Rare Dolls Achieve World Record Prices at Theriault’s January Auction
Annapolis, MD -- November 20, 2010
“I held history in my hands” was the way California doll collector Geri Baker described her feelings whenever she had acquired a cherished antique doll. On January 5, 2008, she passed those beautiful pieces of history into the hands of other collectors in a history-making doll auction that drew hundreds of collectors from around the world. From the moment that Stuart Holbrook, president of Theriault’s, the Annapolis, Maryland-based firm that specializes in the auction of rare antique dolls, took the auction podium until the last doll was auctioned some six hours later, the audience of collectors was awed both by the extraordinary beauty and rarity of the dolls, and the prices they attained.
Many of the dolls in the Baker collection had been acquired from Theriault auctions during the 1980s and 1990s. Important among these was Blondinette, a 17” French poupée by Adelaide Huret that had come directly from her original chateau in Rouen France where she had been stored for nearly a century and a half. The doll and many pieces of her extensive trousseau were won by Baker in its original 1994 auction, and it now became the mission of a young dedicated Chicago collector to win the doll and as many pieces of her trousseau as possible, “to keep this treasure intact” as she described it. As fellow collectors cheered her on (“when”, as Holbrook teased, “they weren’t bidding on the pieces they themselves wanted”) she went on to win most of the important pieces. Blondinette sold for $31,000 nearly doubling her 1994 selling price, and one gown, preserved in its original couturier box, soared to $19,500, ten times its pre-sale estimate, setting a world auction record for a doll costume. Blondinette’s fruitwood and bronze secretaire reached $9250, and her gilded cast iron salon table and chair went to $10,000. A velvet evening purse, a mere 3" in size, with gilt metallic belt reached $2600, and the doll-sized superb riding crop with carved basset hound figural head reached $1700; the crop accompanied a black cashmere riding ensemble that sold for $4400.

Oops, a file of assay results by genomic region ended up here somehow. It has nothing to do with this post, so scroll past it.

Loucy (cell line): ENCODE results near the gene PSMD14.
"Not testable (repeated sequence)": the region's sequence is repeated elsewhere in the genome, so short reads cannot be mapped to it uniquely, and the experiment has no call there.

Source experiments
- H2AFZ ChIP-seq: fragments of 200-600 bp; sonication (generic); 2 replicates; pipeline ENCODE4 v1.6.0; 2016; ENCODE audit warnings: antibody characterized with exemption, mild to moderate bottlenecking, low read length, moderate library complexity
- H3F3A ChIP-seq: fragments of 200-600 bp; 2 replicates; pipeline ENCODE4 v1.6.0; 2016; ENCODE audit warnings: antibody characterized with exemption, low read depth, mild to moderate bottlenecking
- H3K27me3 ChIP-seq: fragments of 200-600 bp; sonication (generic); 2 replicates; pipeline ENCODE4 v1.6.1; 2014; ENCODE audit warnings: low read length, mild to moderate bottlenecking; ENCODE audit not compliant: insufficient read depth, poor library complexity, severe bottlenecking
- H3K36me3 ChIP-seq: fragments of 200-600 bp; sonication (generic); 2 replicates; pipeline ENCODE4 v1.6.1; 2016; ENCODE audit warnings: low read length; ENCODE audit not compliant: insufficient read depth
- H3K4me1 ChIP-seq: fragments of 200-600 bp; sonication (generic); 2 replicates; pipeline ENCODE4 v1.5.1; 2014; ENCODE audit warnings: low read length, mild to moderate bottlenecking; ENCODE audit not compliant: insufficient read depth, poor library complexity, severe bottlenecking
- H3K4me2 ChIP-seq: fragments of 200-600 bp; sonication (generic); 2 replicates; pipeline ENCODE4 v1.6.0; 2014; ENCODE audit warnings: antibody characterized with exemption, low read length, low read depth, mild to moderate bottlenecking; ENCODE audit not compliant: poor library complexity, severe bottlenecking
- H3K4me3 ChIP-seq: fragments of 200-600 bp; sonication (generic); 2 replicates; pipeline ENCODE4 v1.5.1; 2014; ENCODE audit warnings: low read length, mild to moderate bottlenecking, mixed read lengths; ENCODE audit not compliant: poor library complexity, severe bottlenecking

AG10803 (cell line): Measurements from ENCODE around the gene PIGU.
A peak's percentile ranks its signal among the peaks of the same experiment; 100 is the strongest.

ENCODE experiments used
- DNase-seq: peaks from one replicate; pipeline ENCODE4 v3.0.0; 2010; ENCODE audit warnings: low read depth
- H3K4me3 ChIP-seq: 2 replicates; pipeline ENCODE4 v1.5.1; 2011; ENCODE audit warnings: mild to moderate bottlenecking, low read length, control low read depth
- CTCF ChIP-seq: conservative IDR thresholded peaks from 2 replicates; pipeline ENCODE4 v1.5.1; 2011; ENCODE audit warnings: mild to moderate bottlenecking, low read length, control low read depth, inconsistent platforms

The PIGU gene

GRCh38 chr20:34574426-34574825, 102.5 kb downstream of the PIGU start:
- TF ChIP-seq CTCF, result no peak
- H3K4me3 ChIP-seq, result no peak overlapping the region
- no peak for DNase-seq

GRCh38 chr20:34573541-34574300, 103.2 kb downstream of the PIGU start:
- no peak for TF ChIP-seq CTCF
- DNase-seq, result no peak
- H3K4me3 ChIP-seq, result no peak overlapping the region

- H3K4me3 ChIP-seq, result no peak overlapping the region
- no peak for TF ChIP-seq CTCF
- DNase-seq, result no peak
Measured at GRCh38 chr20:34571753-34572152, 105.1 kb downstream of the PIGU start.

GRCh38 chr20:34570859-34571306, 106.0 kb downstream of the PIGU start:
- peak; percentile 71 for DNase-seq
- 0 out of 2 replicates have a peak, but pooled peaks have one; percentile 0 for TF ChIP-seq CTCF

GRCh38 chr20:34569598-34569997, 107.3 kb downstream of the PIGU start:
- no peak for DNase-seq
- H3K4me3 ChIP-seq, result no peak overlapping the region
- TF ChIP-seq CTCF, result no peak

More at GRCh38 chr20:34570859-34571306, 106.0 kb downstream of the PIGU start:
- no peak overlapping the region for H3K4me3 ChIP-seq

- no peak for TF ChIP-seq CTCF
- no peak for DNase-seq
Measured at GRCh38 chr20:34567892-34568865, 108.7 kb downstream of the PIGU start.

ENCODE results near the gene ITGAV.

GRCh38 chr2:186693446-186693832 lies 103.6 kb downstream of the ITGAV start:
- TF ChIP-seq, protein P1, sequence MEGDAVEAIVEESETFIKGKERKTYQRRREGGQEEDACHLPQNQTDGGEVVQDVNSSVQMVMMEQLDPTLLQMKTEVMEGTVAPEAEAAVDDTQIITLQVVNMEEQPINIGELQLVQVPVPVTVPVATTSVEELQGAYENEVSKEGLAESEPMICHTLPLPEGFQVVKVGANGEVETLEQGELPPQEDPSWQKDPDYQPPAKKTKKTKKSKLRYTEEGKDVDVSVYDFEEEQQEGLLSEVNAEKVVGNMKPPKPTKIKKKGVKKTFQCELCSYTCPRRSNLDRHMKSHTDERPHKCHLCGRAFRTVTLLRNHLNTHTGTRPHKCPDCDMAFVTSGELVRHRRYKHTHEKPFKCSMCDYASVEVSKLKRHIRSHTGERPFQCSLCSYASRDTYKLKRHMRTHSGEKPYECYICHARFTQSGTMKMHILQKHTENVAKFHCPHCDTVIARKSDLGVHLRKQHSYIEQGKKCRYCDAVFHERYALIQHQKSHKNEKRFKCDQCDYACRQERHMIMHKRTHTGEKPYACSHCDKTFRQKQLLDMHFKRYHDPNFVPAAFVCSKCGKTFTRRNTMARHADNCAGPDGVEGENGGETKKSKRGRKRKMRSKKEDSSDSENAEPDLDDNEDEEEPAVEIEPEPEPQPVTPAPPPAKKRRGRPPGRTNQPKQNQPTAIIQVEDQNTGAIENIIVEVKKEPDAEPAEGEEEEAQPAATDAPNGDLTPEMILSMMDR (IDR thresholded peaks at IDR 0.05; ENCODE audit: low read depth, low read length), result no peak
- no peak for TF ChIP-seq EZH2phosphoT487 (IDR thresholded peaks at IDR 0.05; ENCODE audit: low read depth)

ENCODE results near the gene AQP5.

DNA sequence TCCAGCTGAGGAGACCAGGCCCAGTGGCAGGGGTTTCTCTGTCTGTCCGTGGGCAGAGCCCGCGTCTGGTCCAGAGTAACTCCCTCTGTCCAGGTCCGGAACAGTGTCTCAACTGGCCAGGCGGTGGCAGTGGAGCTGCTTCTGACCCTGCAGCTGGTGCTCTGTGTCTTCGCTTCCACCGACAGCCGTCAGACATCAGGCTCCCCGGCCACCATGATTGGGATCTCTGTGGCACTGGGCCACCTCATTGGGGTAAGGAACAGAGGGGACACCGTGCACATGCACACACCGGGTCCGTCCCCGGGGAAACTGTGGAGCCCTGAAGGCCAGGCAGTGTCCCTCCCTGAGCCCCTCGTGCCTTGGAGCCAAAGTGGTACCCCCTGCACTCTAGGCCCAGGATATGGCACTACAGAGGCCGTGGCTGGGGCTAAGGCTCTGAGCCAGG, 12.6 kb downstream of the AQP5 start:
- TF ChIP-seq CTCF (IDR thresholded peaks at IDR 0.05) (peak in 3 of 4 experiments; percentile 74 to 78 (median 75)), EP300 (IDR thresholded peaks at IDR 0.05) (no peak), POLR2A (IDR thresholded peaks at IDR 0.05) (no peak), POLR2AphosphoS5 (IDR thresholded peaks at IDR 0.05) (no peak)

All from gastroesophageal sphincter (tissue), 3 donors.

Theriault’s auction of the Baker collection, in fact, highlighted French dolls. The first lot of the day, an 11” premiere bébé by Jumeau in original couturier costume sold for $13.500, while #6 in the auction, a 13” blue-eyed beauty by Thuillier, soared to $100,000, tripling its pre-sale estimate. Three other bébés by Thuillier, each marked A.T., were also especially strong: an 18” kid-bodied model sold for $82,000, a 26” composition bodied example went to $72,000 and a 16” kid-bodied A.T. with signed A.T. shoes topped at $57,500, all well above their pre-sale estimates.
Top price of the day was achieved by the very rare doll by Albert Marque that sold for $175,000, while a splendid 24” bébé by French doll maker Halopeau, gracing the catalog cover, went for $125,000 (pre-sale $40,000/50,000). Ever beloved bébés by Leon Casimir Bru ranged from a classic era model in rare 35” size 13 at $40,000, to a tiny 11” first period Bru bébé for $17,000. A larger first period Bru, 21”, fetched $27,000 and a classic 13” size 2 Bébé Bru topped at $24,000. Bébés by French maker Emile Jumeau were eagerly sought ranging from a 24” Bébé Triste in original couturier costume that sold for $43,000, double its selling price since first acquired by Baker from a Theriault auction during the late 1990s, to the largest and the smallest Jumeau bébés: the largest-made size 20 sold for $23,000, and the smallest, size 1, was $12,500.
Curiosities and unique dolls were also the order of the day. A French “Polichinelle Riding an Ostrich” pull toy made $10,000 and will grace the entrance of a historic museum in Wyoming. Another home in Wyoming, this the residence of a private collector, will display the extremely rare wooden court doll “Marie Antoinette” that sold for $39,000. A German museum became the proud new owner of “Josephine”, a German doll by Simon and Halbig, so-named by its youthful owner, Louise Edna Reggio, daughter of the Italian ambassador to Germany in the 1890’s; family provenance attached to the doll indicated that whenever Louise’s mother received a new gown a miniature version of the gown was also created for “Josephine”. The trousseau of Josephine, along with vintage photographs of the child, doll and costumes, had been kept intact and were sold along with the doll for $30,000.
Nearly 400 dolls, toys, dollhouses and related childhood ephemera were offered in the auction. A 162-page hardbound full color catalog of the objects is available for $75 including prices realized; call 800-966-3644 or visit www.theriaults.com
. Theriault’s next cataloged doll auction is scheduled for Scottsdale, Arizona on March 29 and 30. To receive a free color brochure of that auction or to learn about other upcoming doll auctions call 800-638-0422, write email@example.com
or visit www.theriaults.com
Founded in 1970, Theriault's is the largest auction house in the world dealing exclusively in antique dolls, toys, and teddy bears. Conducting over 30 live auctions annually in 20 U.S. cities they cater to an international clientele of collectors for what is considered to be one of the top 5 most popular collectibles categories.